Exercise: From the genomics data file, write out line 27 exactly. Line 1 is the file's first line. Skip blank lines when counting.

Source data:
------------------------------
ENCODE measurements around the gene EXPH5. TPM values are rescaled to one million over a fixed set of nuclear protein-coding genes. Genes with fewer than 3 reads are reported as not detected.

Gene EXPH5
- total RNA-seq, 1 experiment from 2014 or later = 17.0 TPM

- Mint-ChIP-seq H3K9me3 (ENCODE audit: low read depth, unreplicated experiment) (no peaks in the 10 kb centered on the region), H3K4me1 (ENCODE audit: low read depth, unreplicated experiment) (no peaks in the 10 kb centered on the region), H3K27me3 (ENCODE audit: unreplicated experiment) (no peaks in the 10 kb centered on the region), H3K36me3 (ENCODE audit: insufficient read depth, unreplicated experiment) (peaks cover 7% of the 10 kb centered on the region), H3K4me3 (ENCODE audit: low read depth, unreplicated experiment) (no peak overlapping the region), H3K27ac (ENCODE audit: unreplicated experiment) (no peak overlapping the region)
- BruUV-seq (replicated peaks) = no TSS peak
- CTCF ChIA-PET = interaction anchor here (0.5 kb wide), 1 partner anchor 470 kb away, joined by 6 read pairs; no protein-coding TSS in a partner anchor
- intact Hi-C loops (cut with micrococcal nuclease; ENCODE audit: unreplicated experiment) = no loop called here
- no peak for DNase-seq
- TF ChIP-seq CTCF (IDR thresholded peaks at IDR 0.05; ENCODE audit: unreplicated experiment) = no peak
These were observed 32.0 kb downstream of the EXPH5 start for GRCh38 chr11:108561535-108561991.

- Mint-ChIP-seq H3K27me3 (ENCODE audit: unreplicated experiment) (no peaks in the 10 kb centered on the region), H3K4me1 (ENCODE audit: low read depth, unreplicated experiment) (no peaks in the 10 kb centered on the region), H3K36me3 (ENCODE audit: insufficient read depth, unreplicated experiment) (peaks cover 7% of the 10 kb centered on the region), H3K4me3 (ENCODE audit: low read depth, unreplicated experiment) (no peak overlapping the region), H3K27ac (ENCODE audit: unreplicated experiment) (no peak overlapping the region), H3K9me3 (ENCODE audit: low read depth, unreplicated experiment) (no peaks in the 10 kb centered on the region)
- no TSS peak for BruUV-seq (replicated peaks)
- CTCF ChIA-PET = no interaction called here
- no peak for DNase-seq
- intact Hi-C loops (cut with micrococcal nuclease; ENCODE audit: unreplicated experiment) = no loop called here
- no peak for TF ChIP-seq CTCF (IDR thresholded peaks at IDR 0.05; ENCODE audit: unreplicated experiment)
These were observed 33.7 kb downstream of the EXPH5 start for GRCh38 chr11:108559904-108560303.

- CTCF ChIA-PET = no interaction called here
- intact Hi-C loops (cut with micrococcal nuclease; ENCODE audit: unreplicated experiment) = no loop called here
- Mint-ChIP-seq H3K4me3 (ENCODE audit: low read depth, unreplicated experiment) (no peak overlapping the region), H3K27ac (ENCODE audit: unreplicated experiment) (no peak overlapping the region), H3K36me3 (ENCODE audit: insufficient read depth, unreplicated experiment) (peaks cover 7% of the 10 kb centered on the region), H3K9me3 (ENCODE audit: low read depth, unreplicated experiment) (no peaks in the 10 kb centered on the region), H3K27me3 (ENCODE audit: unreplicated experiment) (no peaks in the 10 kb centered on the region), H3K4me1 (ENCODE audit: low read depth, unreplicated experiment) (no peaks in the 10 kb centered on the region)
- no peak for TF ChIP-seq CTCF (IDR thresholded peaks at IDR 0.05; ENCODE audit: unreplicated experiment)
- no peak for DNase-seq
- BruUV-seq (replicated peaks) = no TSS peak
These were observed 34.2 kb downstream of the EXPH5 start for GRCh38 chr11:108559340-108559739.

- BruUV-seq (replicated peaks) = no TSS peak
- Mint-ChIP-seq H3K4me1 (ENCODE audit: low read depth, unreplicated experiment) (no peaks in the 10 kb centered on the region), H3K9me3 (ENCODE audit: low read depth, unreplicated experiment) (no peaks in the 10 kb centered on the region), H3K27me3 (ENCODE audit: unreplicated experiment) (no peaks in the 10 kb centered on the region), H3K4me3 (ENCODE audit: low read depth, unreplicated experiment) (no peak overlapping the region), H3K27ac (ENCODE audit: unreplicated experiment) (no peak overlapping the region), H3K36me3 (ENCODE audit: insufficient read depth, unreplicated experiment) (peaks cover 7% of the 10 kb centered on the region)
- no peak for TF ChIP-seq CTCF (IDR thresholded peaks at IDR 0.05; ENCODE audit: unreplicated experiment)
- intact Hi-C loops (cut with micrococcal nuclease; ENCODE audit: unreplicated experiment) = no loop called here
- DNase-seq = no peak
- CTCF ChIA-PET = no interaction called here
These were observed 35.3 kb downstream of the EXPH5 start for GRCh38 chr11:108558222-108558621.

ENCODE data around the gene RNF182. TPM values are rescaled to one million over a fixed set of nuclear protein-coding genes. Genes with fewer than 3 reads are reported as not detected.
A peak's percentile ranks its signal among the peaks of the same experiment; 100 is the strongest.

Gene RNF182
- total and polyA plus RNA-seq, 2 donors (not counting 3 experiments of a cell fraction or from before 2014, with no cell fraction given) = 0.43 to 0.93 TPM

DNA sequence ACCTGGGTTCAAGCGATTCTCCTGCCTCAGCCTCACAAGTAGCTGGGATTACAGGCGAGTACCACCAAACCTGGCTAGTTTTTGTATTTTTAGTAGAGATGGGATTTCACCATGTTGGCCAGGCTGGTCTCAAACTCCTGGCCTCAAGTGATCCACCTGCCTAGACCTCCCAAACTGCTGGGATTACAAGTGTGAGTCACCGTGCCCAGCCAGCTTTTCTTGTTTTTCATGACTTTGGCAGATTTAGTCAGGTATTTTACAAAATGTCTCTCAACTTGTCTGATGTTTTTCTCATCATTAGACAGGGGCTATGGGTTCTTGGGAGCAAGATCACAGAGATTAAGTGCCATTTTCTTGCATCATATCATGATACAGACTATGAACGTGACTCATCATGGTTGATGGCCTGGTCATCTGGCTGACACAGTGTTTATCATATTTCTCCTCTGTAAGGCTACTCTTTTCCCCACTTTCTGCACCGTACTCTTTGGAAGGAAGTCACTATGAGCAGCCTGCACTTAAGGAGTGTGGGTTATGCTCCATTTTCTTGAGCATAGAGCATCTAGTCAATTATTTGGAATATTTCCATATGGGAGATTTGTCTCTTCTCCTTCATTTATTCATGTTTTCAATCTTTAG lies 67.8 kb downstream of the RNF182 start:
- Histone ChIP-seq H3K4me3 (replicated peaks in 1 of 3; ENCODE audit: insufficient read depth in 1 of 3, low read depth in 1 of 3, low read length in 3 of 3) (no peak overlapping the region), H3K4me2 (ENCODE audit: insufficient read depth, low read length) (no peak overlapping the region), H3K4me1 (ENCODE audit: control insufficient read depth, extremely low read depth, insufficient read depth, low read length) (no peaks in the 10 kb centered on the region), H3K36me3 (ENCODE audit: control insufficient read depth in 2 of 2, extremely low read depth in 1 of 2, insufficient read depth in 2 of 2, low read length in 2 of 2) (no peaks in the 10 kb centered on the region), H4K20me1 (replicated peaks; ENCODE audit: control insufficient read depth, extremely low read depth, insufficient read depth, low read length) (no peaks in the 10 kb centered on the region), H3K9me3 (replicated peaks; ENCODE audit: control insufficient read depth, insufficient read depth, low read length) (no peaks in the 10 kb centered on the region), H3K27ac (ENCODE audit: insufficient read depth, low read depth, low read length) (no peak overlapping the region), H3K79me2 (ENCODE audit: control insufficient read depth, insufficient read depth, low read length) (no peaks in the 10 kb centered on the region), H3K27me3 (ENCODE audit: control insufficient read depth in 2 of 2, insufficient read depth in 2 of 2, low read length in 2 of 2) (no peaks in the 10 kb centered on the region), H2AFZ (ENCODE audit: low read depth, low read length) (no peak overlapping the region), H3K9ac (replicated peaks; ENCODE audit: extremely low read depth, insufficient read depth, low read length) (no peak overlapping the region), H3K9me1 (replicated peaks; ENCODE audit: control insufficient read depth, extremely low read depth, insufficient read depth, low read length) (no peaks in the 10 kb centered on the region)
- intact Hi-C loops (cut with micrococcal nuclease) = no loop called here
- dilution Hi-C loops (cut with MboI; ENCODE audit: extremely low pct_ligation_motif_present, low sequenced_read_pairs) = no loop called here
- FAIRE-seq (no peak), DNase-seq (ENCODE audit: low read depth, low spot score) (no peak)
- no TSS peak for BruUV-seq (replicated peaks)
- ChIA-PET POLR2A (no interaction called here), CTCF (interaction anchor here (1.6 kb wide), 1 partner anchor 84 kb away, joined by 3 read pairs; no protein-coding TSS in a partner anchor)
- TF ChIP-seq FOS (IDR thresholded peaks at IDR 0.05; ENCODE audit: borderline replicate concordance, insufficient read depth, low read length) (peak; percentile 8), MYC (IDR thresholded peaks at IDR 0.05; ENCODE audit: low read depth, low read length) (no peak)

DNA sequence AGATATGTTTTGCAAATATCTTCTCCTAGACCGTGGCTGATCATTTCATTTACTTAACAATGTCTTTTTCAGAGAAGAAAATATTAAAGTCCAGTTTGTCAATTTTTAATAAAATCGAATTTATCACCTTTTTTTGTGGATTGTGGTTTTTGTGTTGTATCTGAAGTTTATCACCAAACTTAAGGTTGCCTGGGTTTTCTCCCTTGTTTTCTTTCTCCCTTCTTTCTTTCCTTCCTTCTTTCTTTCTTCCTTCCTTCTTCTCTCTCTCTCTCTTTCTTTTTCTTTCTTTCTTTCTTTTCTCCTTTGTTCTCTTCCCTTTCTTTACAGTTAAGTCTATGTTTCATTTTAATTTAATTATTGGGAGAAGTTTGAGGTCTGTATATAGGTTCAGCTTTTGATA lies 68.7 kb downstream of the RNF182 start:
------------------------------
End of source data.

- no peak for TF ChIP-seq CTCF (IDR thresholded peaks at IDR 0.05; ENCODE audit: unreplicated experiment)